Texas Rangers should go ahead and lock up Mike Napoli

The Texas Rangers need to ink a deal with Mike Napoli as soon as possible. Mandatory Credit: Jerome Miron-USA TODAY Sports
The Texas Rangers need to ink a deal with Mike Napoli as soon as possible. Mandatory Credit: Jerome Miron-USA TODAY Sports /

The Texas Rangers and Mike Napoli are like Major League Baseball’s version of a budding celebrity couple. Everyone’s seeing them ending up together, but nobody has actually witnessed it, yet.

Some may not remember it, but back in 2010 the Texas Rangers marketing department developed the slogan “It’s Time.” Honestly, it worked. With a fanbase that had grown weary from disappointments and letdowns, it was time to see some action. That’s exactly what fans are saying now with the slowly developing talks between the Rangers front office and free agent first baseman Mike Napoli.

A match made in baseball heaven?

Napoli and the Rangers have quite the history. He came to Arlington prior to the 2011 via trade from Toronto and put together his best offensive season of his career. Splitting his starts at roughly a 50-30-20 ratio between catcher, first base and designated hitter, he achieved what at that time were career highs in home runs (30), runs batted in (74), batting average (.320), on base percentage (.414), slugging percentage (.631), and OPS (1.046).

Rangers fans adored the guy: especially after his heroics in the 2011 playoffs. Globe Life Park frequently burst out into boisterous chants of “Nah-po-li! Nah-po-li! Nah-po-li!!” Everyone in Texas knew his name and they loved watching him play.

Of course, your gut reaction to this might be one that says, “Well, the Texas Rangers play in a hitter-friendly park. Of course he’s going to see a resurgence there.” However, simple ballpark metrics don’t tell the full story. In fact, they don’t tell the story at all.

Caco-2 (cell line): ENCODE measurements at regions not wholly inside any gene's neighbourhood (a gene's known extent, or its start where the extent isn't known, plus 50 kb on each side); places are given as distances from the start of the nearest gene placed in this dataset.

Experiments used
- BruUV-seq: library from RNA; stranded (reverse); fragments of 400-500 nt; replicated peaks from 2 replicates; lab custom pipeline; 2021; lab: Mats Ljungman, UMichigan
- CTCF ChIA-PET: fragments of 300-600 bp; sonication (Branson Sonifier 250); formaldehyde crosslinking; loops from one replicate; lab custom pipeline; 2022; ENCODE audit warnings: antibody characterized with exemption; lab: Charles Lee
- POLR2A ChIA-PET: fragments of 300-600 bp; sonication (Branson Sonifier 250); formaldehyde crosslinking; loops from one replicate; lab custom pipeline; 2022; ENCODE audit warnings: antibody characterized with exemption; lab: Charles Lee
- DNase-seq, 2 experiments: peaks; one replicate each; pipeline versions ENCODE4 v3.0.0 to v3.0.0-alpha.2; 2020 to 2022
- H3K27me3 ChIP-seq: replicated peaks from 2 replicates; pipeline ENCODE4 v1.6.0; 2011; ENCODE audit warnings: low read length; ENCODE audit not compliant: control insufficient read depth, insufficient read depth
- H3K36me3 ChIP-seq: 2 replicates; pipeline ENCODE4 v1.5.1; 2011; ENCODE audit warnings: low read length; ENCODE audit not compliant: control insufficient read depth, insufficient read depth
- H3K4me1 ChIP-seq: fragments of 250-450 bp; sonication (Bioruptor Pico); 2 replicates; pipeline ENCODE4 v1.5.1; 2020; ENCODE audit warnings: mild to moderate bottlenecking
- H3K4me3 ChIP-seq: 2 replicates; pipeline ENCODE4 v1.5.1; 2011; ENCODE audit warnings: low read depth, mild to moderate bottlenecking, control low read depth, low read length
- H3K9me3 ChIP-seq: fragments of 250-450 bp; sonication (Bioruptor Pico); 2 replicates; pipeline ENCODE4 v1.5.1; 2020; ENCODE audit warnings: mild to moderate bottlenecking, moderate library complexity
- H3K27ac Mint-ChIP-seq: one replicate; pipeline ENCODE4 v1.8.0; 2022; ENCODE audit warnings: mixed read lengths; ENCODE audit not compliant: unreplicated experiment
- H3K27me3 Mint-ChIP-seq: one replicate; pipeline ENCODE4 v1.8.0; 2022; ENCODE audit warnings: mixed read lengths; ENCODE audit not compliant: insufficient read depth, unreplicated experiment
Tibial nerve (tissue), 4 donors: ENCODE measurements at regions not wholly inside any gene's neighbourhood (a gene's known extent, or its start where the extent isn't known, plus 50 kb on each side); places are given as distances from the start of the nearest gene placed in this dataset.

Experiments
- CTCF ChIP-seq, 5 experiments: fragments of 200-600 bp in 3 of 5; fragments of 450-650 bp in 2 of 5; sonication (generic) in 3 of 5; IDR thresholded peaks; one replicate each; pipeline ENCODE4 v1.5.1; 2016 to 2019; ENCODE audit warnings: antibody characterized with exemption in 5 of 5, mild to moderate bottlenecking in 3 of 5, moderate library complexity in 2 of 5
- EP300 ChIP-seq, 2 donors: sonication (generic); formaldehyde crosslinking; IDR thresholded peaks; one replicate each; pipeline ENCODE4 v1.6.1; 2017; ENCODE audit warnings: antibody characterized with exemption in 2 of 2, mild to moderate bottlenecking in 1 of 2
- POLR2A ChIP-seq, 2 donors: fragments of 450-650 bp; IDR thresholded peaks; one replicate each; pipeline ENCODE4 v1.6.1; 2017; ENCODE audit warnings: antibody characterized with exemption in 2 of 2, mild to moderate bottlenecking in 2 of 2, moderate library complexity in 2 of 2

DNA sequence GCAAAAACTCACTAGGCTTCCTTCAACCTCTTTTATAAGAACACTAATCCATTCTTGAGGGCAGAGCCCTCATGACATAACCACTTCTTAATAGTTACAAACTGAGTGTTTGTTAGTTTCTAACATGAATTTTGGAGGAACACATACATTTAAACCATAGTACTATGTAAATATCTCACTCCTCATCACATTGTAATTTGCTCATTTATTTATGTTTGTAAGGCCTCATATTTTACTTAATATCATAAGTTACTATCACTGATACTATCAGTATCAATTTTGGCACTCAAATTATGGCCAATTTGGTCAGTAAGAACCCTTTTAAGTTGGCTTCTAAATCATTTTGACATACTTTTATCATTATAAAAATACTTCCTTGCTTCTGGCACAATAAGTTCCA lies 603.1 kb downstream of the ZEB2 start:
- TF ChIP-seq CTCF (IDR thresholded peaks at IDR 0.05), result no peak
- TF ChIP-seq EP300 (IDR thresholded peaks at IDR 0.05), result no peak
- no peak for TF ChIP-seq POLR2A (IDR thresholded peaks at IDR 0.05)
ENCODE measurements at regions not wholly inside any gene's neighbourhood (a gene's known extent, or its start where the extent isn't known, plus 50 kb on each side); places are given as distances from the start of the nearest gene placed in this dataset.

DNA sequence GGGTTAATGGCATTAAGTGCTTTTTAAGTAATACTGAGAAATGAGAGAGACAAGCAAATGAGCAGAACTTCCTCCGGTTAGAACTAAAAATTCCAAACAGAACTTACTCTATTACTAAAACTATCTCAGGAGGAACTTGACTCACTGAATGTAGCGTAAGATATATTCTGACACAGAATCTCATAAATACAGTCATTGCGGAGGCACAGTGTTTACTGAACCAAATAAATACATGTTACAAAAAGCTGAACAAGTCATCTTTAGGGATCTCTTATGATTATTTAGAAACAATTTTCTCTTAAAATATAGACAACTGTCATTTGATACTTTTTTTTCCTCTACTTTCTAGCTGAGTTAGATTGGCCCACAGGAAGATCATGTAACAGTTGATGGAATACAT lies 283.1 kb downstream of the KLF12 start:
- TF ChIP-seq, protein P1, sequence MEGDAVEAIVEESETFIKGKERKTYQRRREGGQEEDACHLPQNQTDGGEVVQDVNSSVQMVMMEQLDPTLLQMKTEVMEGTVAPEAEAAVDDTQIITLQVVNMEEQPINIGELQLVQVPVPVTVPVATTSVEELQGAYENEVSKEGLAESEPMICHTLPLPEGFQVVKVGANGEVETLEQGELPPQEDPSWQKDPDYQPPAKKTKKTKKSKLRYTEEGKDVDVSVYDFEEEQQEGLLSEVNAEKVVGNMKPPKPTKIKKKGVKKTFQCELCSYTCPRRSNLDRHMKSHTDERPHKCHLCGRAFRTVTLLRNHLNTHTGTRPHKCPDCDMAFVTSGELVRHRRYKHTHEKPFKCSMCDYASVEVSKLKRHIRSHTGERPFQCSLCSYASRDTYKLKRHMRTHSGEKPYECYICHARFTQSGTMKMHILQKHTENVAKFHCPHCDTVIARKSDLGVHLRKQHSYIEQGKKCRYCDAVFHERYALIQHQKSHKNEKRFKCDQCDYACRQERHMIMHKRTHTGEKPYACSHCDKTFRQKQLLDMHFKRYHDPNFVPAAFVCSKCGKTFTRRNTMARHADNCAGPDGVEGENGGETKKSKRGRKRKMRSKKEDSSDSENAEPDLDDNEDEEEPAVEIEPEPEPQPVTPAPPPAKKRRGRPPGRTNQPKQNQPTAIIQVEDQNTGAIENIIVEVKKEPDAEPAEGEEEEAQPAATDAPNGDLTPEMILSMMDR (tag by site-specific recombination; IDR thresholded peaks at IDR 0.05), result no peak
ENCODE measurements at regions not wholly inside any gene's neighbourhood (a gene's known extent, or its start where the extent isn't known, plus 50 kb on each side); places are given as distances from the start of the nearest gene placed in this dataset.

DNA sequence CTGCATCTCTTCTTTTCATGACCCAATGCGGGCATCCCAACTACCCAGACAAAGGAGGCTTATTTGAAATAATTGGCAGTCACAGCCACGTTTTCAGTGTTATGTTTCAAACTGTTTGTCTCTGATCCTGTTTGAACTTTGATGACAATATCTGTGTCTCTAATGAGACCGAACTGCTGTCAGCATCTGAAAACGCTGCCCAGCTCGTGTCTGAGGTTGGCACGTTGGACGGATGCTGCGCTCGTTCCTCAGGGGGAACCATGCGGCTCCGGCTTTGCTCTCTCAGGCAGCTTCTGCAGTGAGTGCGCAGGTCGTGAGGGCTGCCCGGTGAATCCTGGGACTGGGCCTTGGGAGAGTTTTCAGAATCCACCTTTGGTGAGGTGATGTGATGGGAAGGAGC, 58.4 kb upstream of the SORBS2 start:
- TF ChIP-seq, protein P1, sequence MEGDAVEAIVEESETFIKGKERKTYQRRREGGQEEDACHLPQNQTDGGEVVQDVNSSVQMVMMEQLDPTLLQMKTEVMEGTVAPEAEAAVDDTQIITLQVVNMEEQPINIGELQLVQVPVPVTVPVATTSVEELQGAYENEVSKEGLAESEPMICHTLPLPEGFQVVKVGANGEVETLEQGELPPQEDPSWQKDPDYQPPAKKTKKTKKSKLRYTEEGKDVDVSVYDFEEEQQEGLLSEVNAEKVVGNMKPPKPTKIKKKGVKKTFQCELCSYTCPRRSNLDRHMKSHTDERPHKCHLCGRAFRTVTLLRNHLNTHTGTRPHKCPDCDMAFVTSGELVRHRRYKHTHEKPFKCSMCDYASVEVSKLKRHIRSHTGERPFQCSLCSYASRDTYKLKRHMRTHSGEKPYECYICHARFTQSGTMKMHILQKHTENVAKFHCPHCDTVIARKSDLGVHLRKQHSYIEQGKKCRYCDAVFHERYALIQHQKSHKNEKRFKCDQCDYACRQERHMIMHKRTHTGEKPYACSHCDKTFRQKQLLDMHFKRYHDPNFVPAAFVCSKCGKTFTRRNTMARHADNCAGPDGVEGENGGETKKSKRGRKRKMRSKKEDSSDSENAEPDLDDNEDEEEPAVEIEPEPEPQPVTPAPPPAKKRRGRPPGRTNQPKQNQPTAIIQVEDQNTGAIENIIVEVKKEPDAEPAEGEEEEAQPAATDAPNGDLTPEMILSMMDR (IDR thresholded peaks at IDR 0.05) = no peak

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Napoli played 57 home games and 56 road games with the Rangers in 2011 and his at bats were divided at 210-222, so the numbers compute. Surprisingly, he had more hits and homers, a higher average, an identical OBP and a higher OPS on the road. Plus, Texas plays in pitcher-friendly parks in Seattle, Oakland and Anaheim.  Perhaps his success with the Rangers had more to do with chemistry than physics.

A tough breakup

Following the 2012 season, which was a letdown for everyone involved, Napoli and the Rangers parted ways. He’d set the bar very high the year before and grossly under-performed that mark. He signed with the Red Sox as a free agent and went on to win himself a World Series title that first year.

He never did much against the Rangers, though. Every time he came to re-visit Arlington, it tore the fans. They loved the guy and what he did for Texas, but now he wore the visitor colors. But his numbers slowly dipped and in August of 2015, Boston sent him back to the Rangers for cash and fans rejoiced.

A grand reunion

While Napoli started just 34 games for Texas in 2015, he saw a surge in his batting average, OBP, Slugging and OPS. For the second time in his career, a move to the Rangers revitalized his career. But he, along with the rest of the team, fell silent in the postseason and everyone remembers what happened with Toronto.

A new beginning

So now, after what was unequivocally his best season of his career, he’s in talks to re-sign with the Rangers. While he’s never actually signed with Texas a free agent in the past, it’s clear that he’s a great fit.

Less than three weeks remain now until pitchers and catchers report to Surprise, Arizona for spring training. There’s no time to waste. We all know it’s going to happen, so why not do it now?

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Word is that he wants multiple years and the Rangers want just a one year deal while he wants two. At this point, let’s just seal the deal. He’s proven he can do it and it would be nice to see the guy retire with the Texas Rangers. Make that second year a team/player option if needed, but seal the deal and let’s start getting ready for 2017. Fans will be happy, Napoli will be happy and the team will be happy. What would be better than that?